Tuesday, November 20, 2012

cinnamon biscoff macarons


I bought a kitchen scale over a year ago with all intentions of making macarons. I'd read how long and hard the process of making them could be and kept putting it off because I was so nervous I wouldn't get it right. But with help from my pro macaron-maker mom (through facetime) I made perfectly crispy, soft, chewy macarons on the first try! I couldn't be happier with how these macarons turned out and once you get the hang of the process, I don't think they would take nearly as long the second time around. These cookies have a light crispy shell, with a soft chewy center that is unlike any other cookie. Then you add the biscoff filling and they are irresistible, one of my favorite cookies I've ever baked!

Here are a few tips and tricks that will help you get leggy, crispy, soft, chewy macarons: 

1. Use older eggs, like let your eggs sit in the fridge for a week or two

2. Always weigh everything before starting, it's so much easier

3. I would recommend using a mesh strainer to sift the dry ingredients

4. Let your macarons have time to 'mature' before eating. Meaning, after you bake and fill them, don't eat them for at least 24 hours. Let them sit in the fridge for at least a day. They are good when they come out of the oven but they are 10000x better after you let them sit for a day or two, trust me

Cinnamon Macarons
makes 35 sandwich cookies

for the cookies:
7 ounces powdered sugar
4  onces almond meal/flour
1 1/2 tsp cinnamon
4 large egg whites, at room temperature
pinch of cream of tarter
3 1/2 ounces granulated sugar

large pastry bag
1/2 inch round pastry tip (I used #12 Wilton tip)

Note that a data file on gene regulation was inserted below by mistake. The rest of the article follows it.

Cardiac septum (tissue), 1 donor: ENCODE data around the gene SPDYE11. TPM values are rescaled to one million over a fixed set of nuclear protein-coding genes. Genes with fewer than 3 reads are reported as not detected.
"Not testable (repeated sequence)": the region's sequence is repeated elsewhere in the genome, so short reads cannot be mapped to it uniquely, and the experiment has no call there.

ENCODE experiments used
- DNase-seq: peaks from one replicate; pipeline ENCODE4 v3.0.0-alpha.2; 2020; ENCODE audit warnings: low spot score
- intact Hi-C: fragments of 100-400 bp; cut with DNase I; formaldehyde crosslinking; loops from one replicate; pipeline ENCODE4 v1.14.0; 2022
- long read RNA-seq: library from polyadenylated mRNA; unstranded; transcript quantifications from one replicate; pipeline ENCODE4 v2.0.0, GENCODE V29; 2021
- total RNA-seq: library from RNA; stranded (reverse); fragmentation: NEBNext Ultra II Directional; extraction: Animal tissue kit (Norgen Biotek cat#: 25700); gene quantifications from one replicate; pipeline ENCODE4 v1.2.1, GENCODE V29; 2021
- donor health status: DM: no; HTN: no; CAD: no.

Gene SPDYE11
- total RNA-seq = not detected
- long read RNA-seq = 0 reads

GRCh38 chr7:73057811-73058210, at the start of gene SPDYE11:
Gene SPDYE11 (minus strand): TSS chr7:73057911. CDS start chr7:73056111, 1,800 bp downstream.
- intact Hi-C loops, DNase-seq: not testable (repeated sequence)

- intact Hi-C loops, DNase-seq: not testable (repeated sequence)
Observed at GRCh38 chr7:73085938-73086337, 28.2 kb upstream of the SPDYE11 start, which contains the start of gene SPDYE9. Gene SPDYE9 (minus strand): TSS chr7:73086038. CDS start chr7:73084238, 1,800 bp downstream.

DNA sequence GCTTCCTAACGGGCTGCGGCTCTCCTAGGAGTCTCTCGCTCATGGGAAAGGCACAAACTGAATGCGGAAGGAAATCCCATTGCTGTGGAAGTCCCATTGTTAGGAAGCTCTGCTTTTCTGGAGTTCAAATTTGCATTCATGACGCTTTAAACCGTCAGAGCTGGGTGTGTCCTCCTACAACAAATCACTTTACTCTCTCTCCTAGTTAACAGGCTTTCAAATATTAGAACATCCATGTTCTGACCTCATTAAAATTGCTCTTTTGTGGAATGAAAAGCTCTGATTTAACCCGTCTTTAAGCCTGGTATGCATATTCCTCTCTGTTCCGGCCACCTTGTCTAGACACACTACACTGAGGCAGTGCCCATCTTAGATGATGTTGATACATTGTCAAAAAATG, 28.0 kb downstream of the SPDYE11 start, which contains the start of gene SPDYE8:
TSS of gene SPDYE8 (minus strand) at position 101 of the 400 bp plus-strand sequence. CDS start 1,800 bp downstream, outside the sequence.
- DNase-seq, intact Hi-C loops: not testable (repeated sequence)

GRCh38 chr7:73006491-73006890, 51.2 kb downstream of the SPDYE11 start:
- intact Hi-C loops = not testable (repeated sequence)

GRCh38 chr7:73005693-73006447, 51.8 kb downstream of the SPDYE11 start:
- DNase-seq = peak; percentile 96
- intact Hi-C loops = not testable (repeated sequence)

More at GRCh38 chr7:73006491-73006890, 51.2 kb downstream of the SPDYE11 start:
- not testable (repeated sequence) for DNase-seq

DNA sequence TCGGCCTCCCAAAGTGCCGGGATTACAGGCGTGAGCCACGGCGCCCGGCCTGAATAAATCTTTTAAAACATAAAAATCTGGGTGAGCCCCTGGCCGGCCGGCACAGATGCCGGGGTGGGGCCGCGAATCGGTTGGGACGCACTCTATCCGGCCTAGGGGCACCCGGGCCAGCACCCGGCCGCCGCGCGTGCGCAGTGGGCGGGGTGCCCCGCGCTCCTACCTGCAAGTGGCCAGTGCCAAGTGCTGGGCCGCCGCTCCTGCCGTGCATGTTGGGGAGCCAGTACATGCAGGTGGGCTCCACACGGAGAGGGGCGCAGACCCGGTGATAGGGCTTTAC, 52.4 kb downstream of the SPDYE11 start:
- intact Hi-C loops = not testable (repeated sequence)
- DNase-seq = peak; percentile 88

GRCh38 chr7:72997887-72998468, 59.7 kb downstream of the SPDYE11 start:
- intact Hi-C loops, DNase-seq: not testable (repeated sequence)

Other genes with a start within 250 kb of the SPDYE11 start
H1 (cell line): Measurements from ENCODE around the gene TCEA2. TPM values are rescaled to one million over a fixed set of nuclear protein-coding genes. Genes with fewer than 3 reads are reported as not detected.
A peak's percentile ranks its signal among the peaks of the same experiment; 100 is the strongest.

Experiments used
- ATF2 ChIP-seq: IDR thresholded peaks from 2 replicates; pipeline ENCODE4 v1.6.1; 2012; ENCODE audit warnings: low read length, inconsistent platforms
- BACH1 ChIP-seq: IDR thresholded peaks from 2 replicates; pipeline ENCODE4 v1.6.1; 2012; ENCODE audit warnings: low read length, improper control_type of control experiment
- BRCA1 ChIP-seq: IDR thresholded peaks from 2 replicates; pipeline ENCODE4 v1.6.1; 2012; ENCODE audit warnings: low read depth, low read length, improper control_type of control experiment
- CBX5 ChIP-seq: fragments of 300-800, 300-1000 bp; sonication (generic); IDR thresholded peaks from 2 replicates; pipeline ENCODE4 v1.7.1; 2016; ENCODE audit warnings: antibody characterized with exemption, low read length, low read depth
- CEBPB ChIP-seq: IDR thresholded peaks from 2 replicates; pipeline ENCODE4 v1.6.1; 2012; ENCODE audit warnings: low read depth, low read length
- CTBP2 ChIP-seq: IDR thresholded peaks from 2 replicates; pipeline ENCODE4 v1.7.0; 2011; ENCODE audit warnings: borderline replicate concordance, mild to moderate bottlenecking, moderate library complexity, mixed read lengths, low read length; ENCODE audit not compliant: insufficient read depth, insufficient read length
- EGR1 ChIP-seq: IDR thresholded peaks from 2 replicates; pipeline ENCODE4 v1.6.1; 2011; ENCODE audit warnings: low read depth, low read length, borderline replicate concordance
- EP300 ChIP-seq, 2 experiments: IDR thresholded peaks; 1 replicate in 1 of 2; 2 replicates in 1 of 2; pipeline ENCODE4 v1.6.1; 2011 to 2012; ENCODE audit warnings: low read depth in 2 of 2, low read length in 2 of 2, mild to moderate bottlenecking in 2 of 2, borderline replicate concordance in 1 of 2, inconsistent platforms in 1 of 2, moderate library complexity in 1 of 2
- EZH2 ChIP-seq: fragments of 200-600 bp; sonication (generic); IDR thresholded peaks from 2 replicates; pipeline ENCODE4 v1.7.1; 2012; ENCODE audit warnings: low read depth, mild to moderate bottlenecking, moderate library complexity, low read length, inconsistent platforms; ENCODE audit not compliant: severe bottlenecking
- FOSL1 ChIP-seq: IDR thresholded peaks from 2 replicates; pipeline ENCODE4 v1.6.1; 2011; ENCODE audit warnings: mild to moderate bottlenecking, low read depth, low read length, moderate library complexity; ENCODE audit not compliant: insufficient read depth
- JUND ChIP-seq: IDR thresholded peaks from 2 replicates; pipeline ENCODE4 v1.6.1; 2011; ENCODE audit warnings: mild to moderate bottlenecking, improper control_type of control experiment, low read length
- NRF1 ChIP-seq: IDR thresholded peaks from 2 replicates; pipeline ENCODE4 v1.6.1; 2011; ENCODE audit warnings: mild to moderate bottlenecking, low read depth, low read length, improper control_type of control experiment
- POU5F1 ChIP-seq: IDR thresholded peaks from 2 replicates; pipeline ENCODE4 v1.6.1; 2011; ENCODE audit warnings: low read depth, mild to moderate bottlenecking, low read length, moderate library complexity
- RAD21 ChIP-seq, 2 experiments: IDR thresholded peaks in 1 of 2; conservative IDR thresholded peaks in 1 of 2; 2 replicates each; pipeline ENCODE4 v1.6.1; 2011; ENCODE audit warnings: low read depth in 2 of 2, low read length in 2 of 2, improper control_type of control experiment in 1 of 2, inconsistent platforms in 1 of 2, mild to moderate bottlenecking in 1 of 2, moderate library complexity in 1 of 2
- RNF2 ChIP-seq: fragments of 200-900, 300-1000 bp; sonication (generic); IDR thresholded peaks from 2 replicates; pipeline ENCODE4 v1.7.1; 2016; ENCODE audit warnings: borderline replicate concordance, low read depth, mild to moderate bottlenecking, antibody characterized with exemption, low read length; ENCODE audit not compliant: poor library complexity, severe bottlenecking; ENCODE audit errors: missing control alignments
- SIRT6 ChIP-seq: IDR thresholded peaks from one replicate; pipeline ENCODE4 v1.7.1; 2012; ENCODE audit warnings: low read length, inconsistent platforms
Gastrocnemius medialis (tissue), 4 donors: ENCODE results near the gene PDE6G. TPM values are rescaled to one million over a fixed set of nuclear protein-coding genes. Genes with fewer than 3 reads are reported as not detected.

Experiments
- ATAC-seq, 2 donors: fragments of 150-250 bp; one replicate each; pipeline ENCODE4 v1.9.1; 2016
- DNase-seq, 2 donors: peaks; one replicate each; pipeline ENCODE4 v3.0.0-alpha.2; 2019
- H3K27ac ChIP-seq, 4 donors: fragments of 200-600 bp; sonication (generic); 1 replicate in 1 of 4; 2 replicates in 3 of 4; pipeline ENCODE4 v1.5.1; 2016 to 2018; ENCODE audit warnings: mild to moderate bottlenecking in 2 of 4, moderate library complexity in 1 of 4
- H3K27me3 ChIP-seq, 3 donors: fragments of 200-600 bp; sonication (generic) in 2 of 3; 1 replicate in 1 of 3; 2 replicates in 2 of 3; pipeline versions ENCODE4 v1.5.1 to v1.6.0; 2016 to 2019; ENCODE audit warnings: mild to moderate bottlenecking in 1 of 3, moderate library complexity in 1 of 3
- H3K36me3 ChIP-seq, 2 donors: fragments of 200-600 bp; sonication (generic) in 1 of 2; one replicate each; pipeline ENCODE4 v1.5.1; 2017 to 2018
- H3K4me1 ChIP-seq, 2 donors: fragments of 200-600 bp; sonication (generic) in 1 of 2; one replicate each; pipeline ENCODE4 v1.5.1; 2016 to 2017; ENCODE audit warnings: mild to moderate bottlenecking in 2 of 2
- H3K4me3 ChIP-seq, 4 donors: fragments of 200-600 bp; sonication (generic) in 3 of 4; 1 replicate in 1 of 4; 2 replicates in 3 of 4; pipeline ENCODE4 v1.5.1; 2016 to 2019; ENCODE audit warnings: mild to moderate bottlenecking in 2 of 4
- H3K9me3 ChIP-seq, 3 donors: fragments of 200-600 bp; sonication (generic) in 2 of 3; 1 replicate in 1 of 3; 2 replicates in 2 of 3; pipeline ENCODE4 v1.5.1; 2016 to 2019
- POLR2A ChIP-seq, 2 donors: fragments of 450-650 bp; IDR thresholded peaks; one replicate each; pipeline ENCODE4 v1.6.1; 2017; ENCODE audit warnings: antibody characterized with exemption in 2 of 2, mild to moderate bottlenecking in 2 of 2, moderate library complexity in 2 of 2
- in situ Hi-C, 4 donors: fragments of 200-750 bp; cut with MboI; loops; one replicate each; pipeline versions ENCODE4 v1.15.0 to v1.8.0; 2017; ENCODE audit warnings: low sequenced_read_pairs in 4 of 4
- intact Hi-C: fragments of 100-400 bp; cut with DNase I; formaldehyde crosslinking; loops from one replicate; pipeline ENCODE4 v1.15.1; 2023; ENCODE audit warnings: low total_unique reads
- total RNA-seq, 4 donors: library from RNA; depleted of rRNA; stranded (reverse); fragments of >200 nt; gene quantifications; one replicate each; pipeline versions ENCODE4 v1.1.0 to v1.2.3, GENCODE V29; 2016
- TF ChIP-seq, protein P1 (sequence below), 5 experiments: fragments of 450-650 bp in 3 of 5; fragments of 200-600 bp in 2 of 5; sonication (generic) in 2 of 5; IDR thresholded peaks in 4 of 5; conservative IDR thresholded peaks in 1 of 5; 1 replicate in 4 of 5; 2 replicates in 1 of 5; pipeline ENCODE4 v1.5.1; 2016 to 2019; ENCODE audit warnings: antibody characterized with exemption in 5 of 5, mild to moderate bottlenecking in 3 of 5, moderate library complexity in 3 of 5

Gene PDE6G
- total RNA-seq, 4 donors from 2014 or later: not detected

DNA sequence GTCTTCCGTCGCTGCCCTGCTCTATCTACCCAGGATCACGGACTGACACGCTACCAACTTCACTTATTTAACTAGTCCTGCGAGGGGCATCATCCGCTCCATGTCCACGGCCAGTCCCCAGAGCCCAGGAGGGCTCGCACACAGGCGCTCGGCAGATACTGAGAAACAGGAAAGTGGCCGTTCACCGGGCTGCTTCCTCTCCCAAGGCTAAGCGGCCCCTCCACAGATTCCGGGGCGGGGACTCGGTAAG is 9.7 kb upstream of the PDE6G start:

for the biscoff filling:
1 tbsp butter, softened
1/2 c. marshmallow fluff
1/2 c. creamy biscoff
3/4 c. powdered sugar
2-4 tbsp whole milk

Preheat the oven to 375°F. Line two baking sheets with parchment paper and set aside. Print the macaron template here and slide this under the parchment paper (don't forget to remove it before you slide the macarons in the oven!). 

Pulse 1/3 of the powdered sugar, cinnamon and all of the almond meal together in a food processor until it forms a fine powder. Pour this mixture into a mixing bowl along with the remaining powdered sugar and sift 3 times. Set aside. 

In the bowl of a stand mixer fitted with a wire whip attachment, whisk whites and cream of tarter on medium speed until foamy and slightly bubbly. Gradually add granulated sugar until incorporated and scrape down sides of bowl and increase mixer speed to high, whisking until very stiff and glossy. Note: when you pull the beater out of the egg whites, my egg whites stuck to the beater and created a crater in the bowl. This is how stiff you want your egg whites to be. 

Fold in 1/2 of the sifted dry mixture to the egg white mixture and continue until it has all been added and the mixture is smooth. 

Transfer batter to a large pastry bag fitted with small round pastry tip and pipe rounds onto parchment paper using your macaron template. Hold the pastry bag straight up and squeeze straight down and let the batter form a circle on it's on. If you want to smooth the small peaks in the center of the cookies, wet your finger with water and lightly push down on the peaks to ensure smooth, flat macarons. 

Once you have piped all the macarons, light bang the cookie sheets on the counter to release any air bubbles in the cookies. Let cookies stand on cookie sheet for 45 minutes or until they no longer stick to your finger when lightly touched. 

Bake one sheet at a time for 10-12 minutes, rotating halfway though. Let macarons cool for 2-3 minutes on baking sheet and then transfer to a cooling rack. Let them cool before filling them.

To make the filling:

Cream the butter, biscoff and marshmallow fluff together. Slowly add in the powdered sugar and scrape down sides of the bowl after each addition. Lastly add milk and beat until smooth and creamy. Pipe filling onto a cooled macaron shell and sandwich with another shell and repeat until all shells are used. 


Macaron recipe from Sur la table


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